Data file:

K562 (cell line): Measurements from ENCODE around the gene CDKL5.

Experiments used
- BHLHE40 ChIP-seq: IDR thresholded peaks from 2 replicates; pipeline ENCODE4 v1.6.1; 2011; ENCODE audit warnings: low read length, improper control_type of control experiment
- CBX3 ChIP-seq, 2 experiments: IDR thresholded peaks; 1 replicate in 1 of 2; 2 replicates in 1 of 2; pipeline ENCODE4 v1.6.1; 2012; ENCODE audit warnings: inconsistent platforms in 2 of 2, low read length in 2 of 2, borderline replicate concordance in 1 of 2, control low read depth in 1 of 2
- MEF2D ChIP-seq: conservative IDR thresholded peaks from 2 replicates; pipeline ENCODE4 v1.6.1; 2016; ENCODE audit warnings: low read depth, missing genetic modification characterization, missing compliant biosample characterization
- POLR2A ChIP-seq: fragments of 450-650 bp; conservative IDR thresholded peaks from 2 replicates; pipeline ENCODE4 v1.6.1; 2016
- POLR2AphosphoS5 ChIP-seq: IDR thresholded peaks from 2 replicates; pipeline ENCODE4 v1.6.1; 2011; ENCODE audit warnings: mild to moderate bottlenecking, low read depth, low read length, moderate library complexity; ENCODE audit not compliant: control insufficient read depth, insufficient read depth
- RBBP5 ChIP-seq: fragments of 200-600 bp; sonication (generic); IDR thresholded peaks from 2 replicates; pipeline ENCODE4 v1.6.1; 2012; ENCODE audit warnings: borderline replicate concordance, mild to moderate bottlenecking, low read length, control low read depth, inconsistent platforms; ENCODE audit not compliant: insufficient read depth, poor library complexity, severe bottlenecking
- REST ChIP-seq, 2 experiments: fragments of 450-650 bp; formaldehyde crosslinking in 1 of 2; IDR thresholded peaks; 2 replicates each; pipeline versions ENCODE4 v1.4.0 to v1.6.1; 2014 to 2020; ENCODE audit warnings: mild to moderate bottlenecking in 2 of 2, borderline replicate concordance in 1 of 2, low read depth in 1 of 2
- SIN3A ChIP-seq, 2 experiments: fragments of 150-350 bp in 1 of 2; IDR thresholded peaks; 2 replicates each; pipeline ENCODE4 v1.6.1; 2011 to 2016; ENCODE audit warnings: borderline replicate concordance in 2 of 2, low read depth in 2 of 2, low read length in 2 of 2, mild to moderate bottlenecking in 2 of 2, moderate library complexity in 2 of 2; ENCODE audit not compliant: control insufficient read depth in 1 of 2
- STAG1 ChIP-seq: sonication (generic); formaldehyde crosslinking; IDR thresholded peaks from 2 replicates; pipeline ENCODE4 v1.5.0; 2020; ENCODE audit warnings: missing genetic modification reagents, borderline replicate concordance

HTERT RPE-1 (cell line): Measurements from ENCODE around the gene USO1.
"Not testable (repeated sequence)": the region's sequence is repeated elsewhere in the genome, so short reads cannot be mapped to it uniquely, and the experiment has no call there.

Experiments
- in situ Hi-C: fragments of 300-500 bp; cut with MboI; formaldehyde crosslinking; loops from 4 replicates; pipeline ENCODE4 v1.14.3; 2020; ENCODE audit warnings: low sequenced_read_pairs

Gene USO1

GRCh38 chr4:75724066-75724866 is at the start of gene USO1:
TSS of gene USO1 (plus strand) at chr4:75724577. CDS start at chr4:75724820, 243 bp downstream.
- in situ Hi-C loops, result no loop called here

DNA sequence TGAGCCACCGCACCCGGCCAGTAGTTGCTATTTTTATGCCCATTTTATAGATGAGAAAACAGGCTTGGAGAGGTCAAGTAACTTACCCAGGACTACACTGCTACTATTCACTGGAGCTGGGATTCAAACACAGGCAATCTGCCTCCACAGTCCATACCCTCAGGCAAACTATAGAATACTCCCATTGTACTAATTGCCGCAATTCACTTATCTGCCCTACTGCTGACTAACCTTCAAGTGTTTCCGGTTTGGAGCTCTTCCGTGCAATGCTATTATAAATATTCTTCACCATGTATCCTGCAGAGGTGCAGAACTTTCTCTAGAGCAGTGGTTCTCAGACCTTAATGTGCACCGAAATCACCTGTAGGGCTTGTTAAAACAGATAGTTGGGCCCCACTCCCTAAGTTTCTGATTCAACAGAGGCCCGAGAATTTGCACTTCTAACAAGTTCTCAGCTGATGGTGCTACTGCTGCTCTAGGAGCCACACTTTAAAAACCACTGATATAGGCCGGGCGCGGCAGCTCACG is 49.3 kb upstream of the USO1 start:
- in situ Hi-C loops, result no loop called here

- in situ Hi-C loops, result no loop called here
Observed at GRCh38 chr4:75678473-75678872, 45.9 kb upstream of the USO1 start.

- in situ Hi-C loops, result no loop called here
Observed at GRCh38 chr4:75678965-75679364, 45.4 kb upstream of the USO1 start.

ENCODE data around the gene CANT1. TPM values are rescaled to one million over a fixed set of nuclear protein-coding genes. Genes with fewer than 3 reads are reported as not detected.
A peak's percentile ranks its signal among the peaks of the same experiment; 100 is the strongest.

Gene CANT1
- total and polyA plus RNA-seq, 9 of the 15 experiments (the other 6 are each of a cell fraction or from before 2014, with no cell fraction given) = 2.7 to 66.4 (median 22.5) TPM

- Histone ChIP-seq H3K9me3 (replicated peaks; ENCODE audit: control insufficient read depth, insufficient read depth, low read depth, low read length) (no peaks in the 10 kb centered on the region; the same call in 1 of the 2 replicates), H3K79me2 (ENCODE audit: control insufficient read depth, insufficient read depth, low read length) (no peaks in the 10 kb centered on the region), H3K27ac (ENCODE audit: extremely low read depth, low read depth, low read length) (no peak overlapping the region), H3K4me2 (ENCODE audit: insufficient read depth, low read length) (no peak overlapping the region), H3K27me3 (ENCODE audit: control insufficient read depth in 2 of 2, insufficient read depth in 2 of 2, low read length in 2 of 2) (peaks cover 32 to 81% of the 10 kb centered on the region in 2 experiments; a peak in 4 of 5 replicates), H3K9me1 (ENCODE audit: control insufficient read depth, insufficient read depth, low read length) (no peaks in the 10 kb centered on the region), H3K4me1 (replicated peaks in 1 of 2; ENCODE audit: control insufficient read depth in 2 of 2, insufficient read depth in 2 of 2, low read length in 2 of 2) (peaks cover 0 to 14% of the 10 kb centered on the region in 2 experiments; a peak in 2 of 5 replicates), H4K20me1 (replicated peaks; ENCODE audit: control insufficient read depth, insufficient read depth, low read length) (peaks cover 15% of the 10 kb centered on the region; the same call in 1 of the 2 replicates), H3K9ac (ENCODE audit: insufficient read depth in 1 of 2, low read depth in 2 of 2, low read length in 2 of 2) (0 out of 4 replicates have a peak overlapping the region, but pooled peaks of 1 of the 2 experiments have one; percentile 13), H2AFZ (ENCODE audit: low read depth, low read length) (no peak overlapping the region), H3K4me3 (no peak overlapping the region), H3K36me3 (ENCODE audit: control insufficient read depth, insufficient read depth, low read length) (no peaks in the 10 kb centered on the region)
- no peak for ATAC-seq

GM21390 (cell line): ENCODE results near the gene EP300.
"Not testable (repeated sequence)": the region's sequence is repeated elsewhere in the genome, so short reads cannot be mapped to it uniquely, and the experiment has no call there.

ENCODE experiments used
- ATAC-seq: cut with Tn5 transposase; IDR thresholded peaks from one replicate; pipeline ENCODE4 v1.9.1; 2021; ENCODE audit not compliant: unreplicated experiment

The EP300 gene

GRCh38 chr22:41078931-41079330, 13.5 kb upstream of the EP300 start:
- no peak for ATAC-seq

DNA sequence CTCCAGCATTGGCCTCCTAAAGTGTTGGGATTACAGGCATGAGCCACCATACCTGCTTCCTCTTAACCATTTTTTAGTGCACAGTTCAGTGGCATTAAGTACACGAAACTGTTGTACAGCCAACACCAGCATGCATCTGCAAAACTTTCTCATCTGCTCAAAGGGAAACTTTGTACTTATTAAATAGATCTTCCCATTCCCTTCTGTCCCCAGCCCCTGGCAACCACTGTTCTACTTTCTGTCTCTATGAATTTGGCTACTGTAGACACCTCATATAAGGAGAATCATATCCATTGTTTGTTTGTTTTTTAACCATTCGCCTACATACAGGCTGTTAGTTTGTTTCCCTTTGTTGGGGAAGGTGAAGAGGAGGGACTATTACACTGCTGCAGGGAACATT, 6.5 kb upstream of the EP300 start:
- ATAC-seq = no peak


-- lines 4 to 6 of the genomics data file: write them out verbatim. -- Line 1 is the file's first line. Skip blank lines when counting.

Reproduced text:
- CBX3 ChIP-seq, 2 experiments: IDR thresholded peaks; 1 replicate in 1 of 2; 2 replicates in 1 of 2; pipeline ENCODE4 v1.6.1; 2012; ENCODE audit warnings: inconsistent platforms in 2 of 2, low read length in 2 of 2, borderline replicate concordance in 1 of 2, control low read depth in 1 of 2
- MEF2D ChIP-seq: conservative IDR thresholded peaks from 2 replicates; pipeline ENCODE4 v1.6.1; 2016; ENCODE audit warnings: low read depth, missing genetic modification characterization, missing compliant biosample characterization
- POLR2A ChIP-seq: fragments of 450-650 bp; conservative IDR thresholded peaks from 2 replicates; pipeline ENCODE4 v1.6.1; 2016